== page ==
Silly Season: How to eat right and have fun

The holiday period can be a particularly challenging time for parents of fussy eaters. Shared meals outside of normal routines; different cooking techniques and menus combined with well-intended relatives making unwelcomed comments about what you child does (or doesn’t!) eat.

However, the holiday period can also be a helpful time to support your young child in exploring different foods.  For parents, it can also act as a time for them to observe their child’s preferences, tendencies and strengths particularly when less favoured items are available or when they might be eating among friends or relatives of a similar age

Helping the child to be comfortable and confident during the holiday period:

Start the conversation early – Explain, ask and answer

Explaining to kids what will happen during for meals during the holidays is important; especially if routine is different than normal.

Explain the what, when and where of mealtimes 1-2 days in advance. Ask if they have any questions, acknowledge and concerns and answer queries as best as possible.

Try to give yourself some flexibility in answering such as “there might be some salad, seafood and meat”  rather than saying “there will be tomatoes, prawns and ham”. This can be helpful if plans change.

Take “safe” food items  

Taking a food that is accepted by your reluctant eater can help them to feel calmer towards the mealtime. This should be met with one big and important condition…….. The safe food is not just for your child. If other food is shared, so too should their “safe” food. Ensure it’s served at a communal area and encourage your child to invite others to enjoy it too.

Check your language

A lot of reluctant eaters are cautious about many aspects of life. The words that adults use can help (and hinder) their confidence in eating. Aim to use words such as “you might like to try…” rather than “you don’t eat……”

Having a conversation with other family members before eating time can also be helpful. This might play out something along the lines of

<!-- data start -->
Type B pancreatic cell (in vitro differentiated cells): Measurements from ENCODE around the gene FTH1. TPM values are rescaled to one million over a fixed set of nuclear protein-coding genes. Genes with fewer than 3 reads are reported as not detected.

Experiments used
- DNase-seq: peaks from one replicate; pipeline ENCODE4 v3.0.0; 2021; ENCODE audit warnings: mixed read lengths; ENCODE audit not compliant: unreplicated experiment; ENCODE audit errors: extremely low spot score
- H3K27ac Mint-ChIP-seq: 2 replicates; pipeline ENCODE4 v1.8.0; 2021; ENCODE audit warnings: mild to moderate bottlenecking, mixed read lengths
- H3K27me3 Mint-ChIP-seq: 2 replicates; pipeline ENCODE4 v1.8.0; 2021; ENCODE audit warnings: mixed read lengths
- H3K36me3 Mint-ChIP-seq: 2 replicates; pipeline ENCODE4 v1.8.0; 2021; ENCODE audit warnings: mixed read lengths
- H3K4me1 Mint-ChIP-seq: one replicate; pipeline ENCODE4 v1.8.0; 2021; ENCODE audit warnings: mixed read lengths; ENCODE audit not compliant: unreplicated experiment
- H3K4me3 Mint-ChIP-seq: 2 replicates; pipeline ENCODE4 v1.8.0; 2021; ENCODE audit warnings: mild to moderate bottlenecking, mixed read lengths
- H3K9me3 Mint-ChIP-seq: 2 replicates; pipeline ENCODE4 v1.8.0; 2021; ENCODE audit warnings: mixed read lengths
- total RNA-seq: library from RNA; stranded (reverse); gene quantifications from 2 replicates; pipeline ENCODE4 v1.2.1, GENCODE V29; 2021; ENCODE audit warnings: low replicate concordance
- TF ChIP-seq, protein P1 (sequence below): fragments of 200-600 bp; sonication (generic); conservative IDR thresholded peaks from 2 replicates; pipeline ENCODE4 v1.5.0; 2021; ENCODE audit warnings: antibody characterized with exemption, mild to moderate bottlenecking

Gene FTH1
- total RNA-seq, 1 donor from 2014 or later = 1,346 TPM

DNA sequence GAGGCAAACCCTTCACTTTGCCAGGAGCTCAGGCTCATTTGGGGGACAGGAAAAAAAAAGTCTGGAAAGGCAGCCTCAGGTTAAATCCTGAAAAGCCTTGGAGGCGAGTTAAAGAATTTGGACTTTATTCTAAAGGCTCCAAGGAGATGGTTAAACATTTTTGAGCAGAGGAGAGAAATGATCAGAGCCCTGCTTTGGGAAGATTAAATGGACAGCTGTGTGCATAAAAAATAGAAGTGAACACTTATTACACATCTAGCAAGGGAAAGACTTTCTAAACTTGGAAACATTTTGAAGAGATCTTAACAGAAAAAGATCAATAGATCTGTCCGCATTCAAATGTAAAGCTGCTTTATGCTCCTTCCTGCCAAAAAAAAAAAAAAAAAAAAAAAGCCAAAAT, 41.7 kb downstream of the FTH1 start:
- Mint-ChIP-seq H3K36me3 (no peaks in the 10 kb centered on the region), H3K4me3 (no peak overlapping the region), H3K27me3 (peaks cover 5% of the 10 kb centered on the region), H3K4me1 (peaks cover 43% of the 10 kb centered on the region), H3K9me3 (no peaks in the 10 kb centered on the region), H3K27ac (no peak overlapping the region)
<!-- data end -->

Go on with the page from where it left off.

Grandma, I’ve noticed that you’re a bit concerned about the food that Billy eats. We know that he’s not eating a wide range of foods but we’re working on helping him to try different foods and get more comfortable with exploring other things.

It’s really helpful to him when we don’t make too much of a fuss about what he does, or doesn’t eat. He might like to explore some foods today but if he doesn’t that’s fine; we’ll explore more at home later

Take a step-back and watch your child

Observe how your child interacts with food when they are in a different environment. This can be helpful in gauging whether they are curious about things you might not generally serve or when pressure of dinner time might be more relaxed.

Do they mimic other children eating different things? Do the subtlety look at, touch, smell or taste a less familiar food? 

Try not to make too much fuss about it at the time but remember it for a later date (and be sure to tell your child’s dietitian or feeding specialists!)

Take a breathe and remember there are lots of distractions

The holiday period can be so very joyful but it can also be a period of stress and angsts for some families. In most families it’s a short period. It can also be exhausting (never underestimate the effects of lost sleep caused by awaiting Santa’s arrival!) for little people.

A combination of adrenaline together with fatigue is not likely to put selective eaters in their best place for exploring new foods. What your child does or doesn’t eat on Christmas day is unlikely to have a large influence on their overall nutritional health.

Take a breathe, enjoy the day with your special people and re-set your goals (and food exploring!) when the festivity ends.

If mealtimes are stressful for your child and your family there are professionals who can help. Reach out to us at Ambrosia Dietetics for more information on how to support your child.

Renae Reid is the ToBeMe Early Learning Thought Leader for Nutrition and Dietetics. She is an Accredited Practising Dietitian (APD), Accredited Nutritionist (AN) and founder of Ambrosia Dietetics. She holds a Master’s of Nutrition and Dietetics and Bachelor of Applied Science (Nutrition and Food) and specialises in the care of infants, toddlers and Children. 

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